AMMAN—In his research, Mohsen Abu Haifa focuses not only on finding new sources of water, but also on creating filtration systems that reduce the waste of available water and allow its reuse.
“There are huge water resources, but they are always neglected,” he said.
He explained that many private homes in Jordan use desalination and filtration units to ensure a supply of safe drinking water, but that even in the best of these systems, each liter of treated water corresponds to three liters that goes down the drain without being used. The ratio of wasted water and fresh water can be double that in some systems, depending on the quality of the filters, he added.
Abu Haifa, a mining and mineral-processing engineer, graduated from Al-Huson University College, a division of Al-Balqa’ Applied University in the Irbid governorate, north of Amman, in the 1990s.
The large amounts of water wasted in filtration systems led him to focus on finding solutions. In 2011, he created a portable desalination device that could be fitted with filters to capture salty water that’s wasted during the filtration process and mix it with water from other sources for use in ponds or for household purposes other than drinking.
In terms of water resources, Jordan is one of the four poorest countries worldwide. The amount of fresh water available to people in the kingdom has fallen to less than 150 cubic meters per person, the Jordanian Royal Scientific Society estimates—far below the international “water poverty line” of 500 cubic meters per year.
Jordanian homes receive water from a public utility once a week at most, so people store water in tanks or wells.
The scope of the water-shortage crisis in the kingdom has doubled since the signing of the 1994 peace treaty with Israel, known as the “Wadi Araba agreement.” Under this treaty, Jordan receives 50 million cubic meters of water annually from sources like the Yarmouk and Jordan Rivers, while Israel gets dozens of times more. The influx of Syrian refugees has also increased the demand for water in the kingdom, which requires additional sources to secure more water.
That’s something Abu Haifa hopes his work will help achieve.
His new three-piece device contains a feeder and discharge unit that is responsible for stopping waste in the filters, and a discharge block that passes fresh water and high-salt water to separate tanks.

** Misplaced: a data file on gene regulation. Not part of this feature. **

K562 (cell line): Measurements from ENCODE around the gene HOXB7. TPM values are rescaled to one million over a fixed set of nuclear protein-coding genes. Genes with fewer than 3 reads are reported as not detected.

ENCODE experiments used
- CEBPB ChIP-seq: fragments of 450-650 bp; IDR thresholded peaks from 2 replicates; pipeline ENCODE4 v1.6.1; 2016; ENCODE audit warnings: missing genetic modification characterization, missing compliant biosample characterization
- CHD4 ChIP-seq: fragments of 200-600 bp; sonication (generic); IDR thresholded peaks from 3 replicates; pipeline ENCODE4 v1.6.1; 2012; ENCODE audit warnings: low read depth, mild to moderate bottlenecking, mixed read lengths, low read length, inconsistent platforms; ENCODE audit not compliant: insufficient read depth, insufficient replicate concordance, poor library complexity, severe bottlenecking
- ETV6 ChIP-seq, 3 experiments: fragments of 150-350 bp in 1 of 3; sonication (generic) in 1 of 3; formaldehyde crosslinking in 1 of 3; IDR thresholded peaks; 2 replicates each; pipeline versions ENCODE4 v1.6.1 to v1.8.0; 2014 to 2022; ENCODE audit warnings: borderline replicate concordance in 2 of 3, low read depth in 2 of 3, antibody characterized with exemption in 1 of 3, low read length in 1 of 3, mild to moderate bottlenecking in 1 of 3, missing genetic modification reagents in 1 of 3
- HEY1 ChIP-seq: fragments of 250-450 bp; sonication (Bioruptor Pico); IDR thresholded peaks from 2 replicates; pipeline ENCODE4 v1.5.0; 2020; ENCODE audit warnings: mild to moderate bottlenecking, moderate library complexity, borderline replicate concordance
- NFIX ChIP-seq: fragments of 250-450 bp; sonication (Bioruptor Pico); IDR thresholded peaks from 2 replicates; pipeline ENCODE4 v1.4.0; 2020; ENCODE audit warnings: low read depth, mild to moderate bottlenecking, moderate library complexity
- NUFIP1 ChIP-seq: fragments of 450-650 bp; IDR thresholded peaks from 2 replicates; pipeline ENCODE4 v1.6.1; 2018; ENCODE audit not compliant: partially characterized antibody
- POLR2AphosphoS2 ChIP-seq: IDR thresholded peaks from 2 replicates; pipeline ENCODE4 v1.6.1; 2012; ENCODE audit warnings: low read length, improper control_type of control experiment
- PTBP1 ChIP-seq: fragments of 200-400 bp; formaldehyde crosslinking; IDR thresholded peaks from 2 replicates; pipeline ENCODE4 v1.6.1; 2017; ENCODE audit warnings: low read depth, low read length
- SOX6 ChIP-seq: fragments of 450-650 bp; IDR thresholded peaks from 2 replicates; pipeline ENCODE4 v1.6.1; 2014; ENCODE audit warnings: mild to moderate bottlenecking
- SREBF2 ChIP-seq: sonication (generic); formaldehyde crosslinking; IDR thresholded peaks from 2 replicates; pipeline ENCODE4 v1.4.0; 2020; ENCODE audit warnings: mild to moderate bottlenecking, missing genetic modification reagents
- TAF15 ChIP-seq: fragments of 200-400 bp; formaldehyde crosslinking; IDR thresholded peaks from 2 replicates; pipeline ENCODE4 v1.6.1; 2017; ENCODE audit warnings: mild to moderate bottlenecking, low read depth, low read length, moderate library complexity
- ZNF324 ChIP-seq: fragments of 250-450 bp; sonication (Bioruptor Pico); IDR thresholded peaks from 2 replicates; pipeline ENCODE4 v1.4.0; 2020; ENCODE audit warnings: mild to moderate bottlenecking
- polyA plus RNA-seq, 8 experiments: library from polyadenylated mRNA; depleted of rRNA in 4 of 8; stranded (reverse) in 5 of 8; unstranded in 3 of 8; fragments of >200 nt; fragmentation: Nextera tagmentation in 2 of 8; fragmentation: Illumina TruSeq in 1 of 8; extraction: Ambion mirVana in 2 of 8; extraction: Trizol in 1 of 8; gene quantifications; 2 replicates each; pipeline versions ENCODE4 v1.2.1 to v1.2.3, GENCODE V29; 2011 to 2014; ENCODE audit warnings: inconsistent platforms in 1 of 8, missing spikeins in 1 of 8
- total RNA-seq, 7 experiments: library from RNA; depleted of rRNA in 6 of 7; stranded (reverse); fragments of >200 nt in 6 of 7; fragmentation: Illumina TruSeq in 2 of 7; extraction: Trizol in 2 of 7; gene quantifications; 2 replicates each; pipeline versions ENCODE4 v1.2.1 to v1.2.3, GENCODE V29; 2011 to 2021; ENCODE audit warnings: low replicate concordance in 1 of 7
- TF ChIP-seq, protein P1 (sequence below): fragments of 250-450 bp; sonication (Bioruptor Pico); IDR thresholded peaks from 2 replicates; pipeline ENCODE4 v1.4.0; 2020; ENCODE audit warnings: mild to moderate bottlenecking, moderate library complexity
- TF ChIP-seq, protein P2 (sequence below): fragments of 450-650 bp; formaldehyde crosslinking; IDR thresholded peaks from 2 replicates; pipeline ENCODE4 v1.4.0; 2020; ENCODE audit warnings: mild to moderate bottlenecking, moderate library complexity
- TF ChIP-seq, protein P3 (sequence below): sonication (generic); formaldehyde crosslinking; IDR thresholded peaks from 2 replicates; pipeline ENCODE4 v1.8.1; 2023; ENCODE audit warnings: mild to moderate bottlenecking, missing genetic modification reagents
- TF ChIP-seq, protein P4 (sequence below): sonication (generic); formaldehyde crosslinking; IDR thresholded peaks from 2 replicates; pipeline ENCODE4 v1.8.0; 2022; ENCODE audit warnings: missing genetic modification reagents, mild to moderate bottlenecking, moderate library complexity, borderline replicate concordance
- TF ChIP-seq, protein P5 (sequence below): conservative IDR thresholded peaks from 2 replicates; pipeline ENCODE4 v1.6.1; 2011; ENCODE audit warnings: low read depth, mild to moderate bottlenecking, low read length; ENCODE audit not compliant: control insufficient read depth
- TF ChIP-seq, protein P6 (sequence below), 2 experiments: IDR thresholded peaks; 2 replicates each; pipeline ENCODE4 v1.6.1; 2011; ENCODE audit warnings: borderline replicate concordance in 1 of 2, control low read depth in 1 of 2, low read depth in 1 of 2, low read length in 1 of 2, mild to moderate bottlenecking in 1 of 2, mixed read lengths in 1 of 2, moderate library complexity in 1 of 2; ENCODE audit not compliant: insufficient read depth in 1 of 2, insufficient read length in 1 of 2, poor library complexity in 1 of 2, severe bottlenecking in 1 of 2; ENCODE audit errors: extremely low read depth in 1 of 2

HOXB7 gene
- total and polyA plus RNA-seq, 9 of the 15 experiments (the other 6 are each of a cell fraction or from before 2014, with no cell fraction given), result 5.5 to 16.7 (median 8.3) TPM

“I have found several other ways to stop wasting water while working on the device, but those methods needed complex techniques and had high operating costs,” he said. “So I worked to make the device’s development less expensive, besides working to raise the efficiency of treated water production from 50 to 180 gallons per day.”
At first, Abu Haifa worked on developing the device at home. Later on, Al Urdonia Lil Ebda, a nonprofit company that supports emerging projects (its name means “Jordan’s Company for Innovation”), adopted the device and presented it to the Jordan University of Science and Technology to study it and evaluate its effectiveness.
According to the university-conducted study, widespread use of Abu Haifa’s device could save the kingdom about 18.2 million cubic meters of water annually.
“The device’s prototype has been subjected to difficult tests under harsh conditions,” said Sharaf Obaidat, a member of the committee that evaluated the device. “It was surprising that the device did not waste water like water filters used in homes around the world.”
Yasir al-Sharif, the director of the Daymouma Environmental Consultancy and a member of Jordan’s Union of Environmental Associations, believes that this system has another benefit related to reducing the burden on sewage services. “Regular filtration devices dispose of untreated water in the sewage system, but this device reduces water volume and thus reduces pressure on the sewage network,” he said.
In 2014, the device received a registered patent and about $880,000 as a loan for developing it for use in the domestic market. However, the spread of the device is still limited.
“Some of the device’s parts have been manufactured in Jordanian factories, but the long-term goal is to produce it fully in Jordanian factories,” Abu Haifa said. “However, because the product is environmentally friendly, it must be manufactured according to standards that guarantee low energy use, low water waste and long operational life.”
Abu Haifa sought to build his own wind-powered factory to produce the device on a commercial scale, but faced problems getting land in an area with enough wind to run his plant. He recently obtained permits to switch to solar energy for a factory to be built in northern Jordan close to Jordan University of Science and Technology. The plant is expected to open soon.
“I hope the plant will provide the necessary ground for further research and innovation to stop waste water,” he said.